Jones shows little rust in club event

We live in a media-saturated society in which prospects are unveiled at a very young age, so it's always nice to know that there are still a number of sleeper-types who awaken prior to their senior campaigns.

That's exactly what I encountered when I headed up to the Hax Fall League during Final Four Saturday. I was a tad reluctant to leave the Michigan State/UConn tilt, but thanks to TiVo I was able to talk myself into it -- and I'm sure glad I did.

Bryce Jones, a 6-5 junior out of Woodland Hills, Calif./ Taft, had to sit out his junior campaign after transferring from Viewpark (Los Angeles). However, this weekend he displayed very little rust and exhibited the kind of length, skill, and savvy to be considered one of the elite wings in the west.

Jones wasn't the only standout at the Hax Spring League. There were a number of other prospects, such as 6-8 junior Richard Solomon (Torrance, Calif./ Bishop Montgomery) and 6-5 junior Allen Crabbe (Los Angeles/ Price), who showcased their improved games.


Richard Solomon (6-8, 190)

Junior, Torrance, Calif./ Bishop Montgomery

Solomon is a diamond in the rough who is beginning to get polished. His frame is long and lean and he has the potential to be a high-level face-up 4-man someday. He is terrific in transition and can get to the rim easily due to his outstanding quickness. In addition, he can knock down the 3-point jump shot, although his shot is much better in the mid-range area. Despite his slight frame he can rebound in traffic and he has good hands. His post game is non-existent and it would be nice to see him develop a go-to move (jump hook?). However, he has shown the ability to utilize the pump fake to get around opponents in the half-court set. Overall, Solomon needs to bulk up and get stronger for the interior battles ahead, but his upside is quite good.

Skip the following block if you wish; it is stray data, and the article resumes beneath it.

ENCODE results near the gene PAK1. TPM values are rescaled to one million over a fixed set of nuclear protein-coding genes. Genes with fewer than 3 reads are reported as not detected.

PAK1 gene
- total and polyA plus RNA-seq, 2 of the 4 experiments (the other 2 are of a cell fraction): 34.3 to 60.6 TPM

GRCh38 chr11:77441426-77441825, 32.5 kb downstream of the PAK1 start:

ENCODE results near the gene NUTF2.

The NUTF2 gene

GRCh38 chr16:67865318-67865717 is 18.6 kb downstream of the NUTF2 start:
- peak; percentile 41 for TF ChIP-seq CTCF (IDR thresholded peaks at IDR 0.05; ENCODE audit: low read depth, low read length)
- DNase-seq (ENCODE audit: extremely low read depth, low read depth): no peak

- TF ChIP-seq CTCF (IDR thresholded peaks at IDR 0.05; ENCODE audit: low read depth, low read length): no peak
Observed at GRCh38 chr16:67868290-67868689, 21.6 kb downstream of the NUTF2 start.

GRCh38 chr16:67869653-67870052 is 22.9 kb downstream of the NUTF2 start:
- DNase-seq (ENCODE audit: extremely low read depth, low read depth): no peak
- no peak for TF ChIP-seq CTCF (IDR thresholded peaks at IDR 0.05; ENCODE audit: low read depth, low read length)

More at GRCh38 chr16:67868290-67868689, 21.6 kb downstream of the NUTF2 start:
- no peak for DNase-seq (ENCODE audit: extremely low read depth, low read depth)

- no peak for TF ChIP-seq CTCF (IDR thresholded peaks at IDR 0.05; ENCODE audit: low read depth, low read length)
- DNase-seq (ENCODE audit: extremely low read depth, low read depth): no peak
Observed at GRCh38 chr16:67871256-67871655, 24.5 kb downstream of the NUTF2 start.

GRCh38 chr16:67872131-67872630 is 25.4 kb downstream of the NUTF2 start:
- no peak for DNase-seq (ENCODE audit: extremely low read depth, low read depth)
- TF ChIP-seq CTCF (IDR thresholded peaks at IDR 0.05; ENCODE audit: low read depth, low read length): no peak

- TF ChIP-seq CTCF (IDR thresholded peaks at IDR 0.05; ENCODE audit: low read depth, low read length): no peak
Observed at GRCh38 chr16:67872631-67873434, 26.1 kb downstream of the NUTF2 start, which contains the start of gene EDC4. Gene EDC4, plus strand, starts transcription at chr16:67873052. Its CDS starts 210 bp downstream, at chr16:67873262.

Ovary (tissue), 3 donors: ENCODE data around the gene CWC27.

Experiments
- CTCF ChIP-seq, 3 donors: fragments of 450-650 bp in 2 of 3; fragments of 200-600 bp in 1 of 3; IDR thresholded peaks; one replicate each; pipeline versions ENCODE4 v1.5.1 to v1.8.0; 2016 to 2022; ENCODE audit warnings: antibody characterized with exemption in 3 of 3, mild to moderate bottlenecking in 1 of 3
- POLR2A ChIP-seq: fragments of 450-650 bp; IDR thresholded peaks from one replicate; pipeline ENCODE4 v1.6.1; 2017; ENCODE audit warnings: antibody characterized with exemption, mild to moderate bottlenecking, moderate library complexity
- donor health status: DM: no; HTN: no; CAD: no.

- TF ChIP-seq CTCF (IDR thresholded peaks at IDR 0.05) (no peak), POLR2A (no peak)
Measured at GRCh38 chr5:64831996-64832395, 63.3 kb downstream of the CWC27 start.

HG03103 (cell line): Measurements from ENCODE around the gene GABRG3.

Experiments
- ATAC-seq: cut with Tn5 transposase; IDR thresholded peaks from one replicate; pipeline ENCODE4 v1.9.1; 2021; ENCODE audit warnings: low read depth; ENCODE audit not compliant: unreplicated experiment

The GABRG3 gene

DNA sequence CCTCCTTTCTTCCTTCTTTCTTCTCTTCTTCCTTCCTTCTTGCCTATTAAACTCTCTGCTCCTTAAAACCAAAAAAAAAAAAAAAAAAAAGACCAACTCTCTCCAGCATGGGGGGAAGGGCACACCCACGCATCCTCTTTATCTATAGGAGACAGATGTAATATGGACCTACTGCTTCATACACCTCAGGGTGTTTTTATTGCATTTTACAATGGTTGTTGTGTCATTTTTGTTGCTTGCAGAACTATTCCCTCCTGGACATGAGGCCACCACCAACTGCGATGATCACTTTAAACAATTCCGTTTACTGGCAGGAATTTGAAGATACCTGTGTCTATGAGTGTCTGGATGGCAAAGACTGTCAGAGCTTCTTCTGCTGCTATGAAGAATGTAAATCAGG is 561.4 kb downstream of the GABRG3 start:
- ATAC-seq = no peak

Gelaun Wheelwright (6-1, 165)
Sophomore, Corona, Calif./ Centennial

Wheelwright is one of the most explosive combo-guards in the west. He has a nice frame with long arms and his quickness is high-level. He is a prolific jump shooter from anywhere on the court, especially in a pull-up situation. He likes to create off the bounce, but he needs to start developing a point guard's mentality because it doesn't appear he's going to grow. He can make the nifty pass in transition, but it would be nice to see him learn how to change speeds and run a team in a half-court set because he is a high-major prospect.